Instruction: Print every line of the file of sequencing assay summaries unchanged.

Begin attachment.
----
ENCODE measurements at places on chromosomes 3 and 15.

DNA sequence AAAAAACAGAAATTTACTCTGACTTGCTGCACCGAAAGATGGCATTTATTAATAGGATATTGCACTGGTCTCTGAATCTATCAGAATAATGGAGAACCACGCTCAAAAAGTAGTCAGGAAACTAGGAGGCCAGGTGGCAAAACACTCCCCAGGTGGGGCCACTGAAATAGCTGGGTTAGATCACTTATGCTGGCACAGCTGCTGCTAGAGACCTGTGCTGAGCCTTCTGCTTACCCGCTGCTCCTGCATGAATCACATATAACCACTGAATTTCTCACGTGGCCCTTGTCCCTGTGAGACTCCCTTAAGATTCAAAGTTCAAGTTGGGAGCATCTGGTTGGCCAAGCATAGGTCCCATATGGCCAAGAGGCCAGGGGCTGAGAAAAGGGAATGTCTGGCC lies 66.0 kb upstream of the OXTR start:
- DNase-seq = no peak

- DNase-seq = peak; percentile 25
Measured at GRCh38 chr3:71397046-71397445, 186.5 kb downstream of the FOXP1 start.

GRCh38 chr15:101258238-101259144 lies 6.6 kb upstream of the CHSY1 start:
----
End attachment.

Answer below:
ENCODE measurements at places on chromosomes 3 and 15.

DNA sequence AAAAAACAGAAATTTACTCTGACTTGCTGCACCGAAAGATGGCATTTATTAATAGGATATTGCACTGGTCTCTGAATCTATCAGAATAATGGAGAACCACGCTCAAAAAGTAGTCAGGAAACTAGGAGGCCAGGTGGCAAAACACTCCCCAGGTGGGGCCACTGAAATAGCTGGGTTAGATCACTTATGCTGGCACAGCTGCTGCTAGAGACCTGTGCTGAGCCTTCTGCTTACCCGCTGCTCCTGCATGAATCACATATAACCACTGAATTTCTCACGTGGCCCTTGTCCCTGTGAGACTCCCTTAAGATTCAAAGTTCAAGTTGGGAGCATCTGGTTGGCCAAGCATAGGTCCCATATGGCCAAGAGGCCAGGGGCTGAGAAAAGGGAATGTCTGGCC lies 66.0 kb upstream of the OXTR start:
- DNase-seq = no peak

- DNase-seq = peak; percentile 25
Measured at GRCh38 chr3:71397046-71397445, 186.5 kb downstream of the FOXP1 start.

GRCh38 chr15:101258238-101259144 lies 6.6 kb upstream of the CHSY1 start: